The Everyman Band 

The Quick & Easy Boys Do it All

QUICK & EASY BOYS They were a trio until the horse joined the band.

QUICK & EASY BOYS They were a trio until the horse joined the band.

SINCE DIAGNOSING DISORDERS in misguided and unruly children seems to be all the rage, it only seems fitting to give a title to such an unclassifiable band as the Quick & Easy Boys. Most fitting would be "Genre Attention Deficit Disorder," though upon asking the Boys to describe their sound, guitarist Jimmy Russell offers up a suggestion: "I think it's a mix of Band of Gypsys, Funkadelic, James Gang, Willie Nelson, and the Minutemen. But when people ask me what kind of music we play, I usually say 'the best kind.'"

While a conglomeration of such diverse bands and musicians may seem like a nightmare, somehow the Quick & Easy Boys pull it off with great confidence. Russell's blues-guitar chops may very well be unmatched in this town, and the rhythm section, Sean Badders on bass and Michael Goetz on drums, make frequent transitions from power trio blues to funked-up dance grooves, with a twitch of honky-tonk sound, as well.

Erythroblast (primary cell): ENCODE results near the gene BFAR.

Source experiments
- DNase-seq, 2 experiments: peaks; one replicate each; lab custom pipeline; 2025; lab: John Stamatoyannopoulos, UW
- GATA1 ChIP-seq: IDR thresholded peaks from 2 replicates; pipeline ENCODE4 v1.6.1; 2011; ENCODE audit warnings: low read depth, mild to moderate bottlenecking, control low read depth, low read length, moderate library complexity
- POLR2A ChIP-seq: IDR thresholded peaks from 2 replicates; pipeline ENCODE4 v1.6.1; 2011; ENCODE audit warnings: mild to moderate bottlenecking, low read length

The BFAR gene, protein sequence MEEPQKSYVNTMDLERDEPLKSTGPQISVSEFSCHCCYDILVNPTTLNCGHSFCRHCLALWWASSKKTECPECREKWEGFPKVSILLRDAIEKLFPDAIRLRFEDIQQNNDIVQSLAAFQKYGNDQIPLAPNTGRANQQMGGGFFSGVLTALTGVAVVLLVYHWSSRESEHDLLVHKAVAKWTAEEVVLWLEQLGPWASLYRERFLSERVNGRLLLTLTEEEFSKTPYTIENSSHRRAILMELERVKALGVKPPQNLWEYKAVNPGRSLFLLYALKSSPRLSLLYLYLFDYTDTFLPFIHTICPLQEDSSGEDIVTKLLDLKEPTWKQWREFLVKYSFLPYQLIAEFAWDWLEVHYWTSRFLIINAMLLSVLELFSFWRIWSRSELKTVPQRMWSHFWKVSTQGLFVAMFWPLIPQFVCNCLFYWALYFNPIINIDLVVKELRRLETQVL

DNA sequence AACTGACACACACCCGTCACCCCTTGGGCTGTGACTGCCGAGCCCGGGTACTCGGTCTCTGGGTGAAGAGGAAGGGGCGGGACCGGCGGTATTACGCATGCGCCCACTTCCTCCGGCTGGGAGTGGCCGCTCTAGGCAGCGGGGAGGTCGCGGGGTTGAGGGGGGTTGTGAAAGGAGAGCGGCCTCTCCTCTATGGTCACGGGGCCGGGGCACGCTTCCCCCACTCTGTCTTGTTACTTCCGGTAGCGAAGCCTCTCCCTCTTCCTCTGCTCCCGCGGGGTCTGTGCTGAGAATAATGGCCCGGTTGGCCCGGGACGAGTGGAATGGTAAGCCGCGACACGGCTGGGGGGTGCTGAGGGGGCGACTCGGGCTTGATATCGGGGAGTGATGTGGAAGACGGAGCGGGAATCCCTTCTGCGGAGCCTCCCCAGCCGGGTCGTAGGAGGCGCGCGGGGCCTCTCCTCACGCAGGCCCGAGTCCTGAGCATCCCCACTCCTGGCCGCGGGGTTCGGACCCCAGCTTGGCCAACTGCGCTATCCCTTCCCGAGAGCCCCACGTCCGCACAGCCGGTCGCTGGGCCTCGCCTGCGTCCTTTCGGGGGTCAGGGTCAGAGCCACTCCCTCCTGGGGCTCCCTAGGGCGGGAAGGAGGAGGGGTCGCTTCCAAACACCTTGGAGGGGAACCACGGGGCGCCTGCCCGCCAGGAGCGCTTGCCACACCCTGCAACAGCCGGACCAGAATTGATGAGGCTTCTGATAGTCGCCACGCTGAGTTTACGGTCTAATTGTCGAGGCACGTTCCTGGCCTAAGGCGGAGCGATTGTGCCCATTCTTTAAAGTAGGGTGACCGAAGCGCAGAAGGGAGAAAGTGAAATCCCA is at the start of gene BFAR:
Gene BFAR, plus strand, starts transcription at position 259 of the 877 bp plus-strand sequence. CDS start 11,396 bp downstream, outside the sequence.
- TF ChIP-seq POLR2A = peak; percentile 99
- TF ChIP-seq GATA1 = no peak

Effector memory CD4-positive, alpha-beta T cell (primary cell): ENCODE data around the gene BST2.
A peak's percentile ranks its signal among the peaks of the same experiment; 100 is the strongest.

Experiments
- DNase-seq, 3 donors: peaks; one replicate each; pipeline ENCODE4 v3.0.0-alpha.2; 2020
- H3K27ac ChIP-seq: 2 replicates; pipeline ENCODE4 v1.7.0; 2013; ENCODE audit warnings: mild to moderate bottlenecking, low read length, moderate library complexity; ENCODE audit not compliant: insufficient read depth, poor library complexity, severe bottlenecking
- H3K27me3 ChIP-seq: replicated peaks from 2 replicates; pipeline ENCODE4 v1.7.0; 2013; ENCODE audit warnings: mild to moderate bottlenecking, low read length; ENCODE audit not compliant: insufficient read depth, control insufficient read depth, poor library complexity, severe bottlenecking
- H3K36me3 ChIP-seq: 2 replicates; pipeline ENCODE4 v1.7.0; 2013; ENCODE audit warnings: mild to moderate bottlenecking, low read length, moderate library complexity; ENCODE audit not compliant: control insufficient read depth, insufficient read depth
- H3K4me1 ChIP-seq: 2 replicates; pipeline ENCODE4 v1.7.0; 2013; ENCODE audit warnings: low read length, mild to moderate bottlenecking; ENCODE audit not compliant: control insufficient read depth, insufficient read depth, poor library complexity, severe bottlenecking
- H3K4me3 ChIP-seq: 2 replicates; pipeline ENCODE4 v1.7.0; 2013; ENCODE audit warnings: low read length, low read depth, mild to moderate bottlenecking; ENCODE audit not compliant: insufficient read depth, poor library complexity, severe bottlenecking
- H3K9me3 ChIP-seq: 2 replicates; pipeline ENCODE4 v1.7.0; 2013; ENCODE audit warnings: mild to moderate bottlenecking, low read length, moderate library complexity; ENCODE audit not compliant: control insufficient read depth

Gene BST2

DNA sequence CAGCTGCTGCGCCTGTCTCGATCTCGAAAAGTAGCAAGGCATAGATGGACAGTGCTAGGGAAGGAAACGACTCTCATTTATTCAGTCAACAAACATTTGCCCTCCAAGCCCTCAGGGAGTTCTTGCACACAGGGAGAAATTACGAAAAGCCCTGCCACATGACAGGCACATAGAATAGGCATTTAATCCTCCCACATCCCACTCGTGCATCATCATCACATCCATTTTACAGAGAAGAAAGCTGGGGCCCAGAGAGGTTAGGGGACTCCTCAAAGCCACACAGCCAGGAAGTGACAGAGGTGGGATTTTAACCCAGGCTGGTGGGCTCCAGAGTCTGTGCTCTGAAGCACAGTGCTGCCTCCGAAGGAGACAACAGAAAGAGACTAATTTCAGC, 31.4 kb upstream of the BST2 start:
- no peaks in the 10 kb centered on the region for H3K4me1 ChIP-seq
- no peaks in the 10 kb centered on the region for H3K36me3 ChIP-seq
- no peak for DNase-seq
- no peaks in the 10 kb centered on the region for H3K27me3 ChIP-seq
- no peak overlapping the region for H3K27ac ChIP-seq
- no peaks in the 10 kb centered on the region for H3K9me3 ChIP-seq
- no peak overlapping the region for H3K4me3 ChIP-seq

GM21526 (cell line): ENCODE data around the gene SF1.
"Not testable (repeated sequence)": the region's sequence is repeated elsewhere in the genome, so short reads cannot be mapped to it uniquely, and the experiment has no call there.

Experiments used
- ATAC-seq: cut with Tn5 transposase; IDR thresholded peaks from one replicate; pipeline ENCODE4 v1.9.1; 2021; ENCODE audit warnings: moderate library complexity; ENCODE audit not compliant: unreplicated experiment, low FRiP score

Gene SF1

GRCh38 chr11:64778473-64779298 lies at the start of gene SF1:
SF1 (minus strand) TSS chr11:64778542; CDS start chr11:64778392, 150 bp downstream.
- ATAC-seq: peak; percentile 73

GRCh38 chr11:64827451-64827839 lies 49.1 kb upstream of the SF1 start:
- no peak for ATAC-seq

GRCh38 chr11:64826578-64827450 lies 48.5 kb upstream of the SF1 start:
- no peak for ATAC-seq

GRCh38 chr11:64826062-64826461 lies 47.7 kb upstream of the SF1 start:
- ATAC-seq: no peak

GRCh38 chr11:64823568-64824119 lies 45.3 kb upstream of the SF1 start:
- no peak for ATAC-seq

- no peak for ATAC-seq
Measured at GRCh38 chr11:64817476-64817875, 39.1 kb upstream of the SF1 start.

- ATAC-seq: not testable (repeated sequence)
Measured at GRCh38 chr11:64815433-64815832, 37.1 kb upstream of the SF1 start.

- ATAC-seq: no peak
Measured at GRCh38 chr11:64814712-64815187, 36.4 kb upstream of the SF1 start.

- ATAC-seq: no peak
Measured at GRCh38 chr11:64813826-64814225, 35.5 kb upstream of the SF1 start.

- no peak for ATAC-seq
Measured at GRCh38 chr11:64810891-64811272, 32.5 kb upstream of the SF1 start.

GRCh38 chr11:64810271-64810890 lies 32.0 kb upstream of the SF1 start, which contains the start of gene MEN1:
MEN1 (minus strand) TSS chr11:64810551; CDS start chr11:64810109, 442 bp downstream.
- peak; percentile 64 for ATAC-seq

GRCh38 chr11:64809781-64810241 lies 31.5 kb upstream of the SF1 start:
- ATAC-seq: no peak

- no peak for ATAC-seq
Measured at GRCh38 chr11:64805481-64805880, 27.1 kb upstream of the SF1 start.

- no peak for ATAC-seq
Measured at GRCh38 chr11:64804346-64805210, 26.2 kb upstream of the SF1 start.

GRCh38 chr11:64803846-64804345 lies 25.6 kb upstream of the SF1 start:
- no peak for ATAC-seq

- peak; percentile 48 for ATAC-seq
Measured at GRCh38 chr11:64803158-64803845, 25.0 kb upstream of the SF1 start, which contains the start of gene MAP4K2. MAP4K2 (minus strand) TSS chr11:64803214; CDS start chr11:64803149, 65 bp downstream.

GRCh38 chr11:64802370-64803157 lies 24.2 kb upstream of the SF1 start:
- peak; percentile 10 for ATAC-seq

"There's a lot of energy when we play and we're all pretty fluent on our instruments. If you don't like the specific type of music playing you can appreciate the musicianship going down," says Goetz.

"Or wait for the next song," Badders quips. "It'll probably be something different."

The band's ability and swagger is apparent in their live performances—so much so that capturing it in the studio has proved difficult in the past. However, with their forthcoming second album, Red Light Rabbit, the Quick & Easy Boys show their true colors.

"People were saying, 'We really like the [first] album but you're so much different live.' So for this album, we tried to replicate that," Russell says.

Not only are the Boys proficient on stage and in studio, they post various live shows on archive.com, and recently inked a deal with Nashville's Per Capita Records. As a result, the Boys' audience has grown from local friends into a diverse group of national fans.

"There are some hippies in the crowd, rockers, hipsters, old people, and folks who just like to dance," Goetz adds. "We've won over everyone that likes to dance. No shoegazers. You gotta boogie down."

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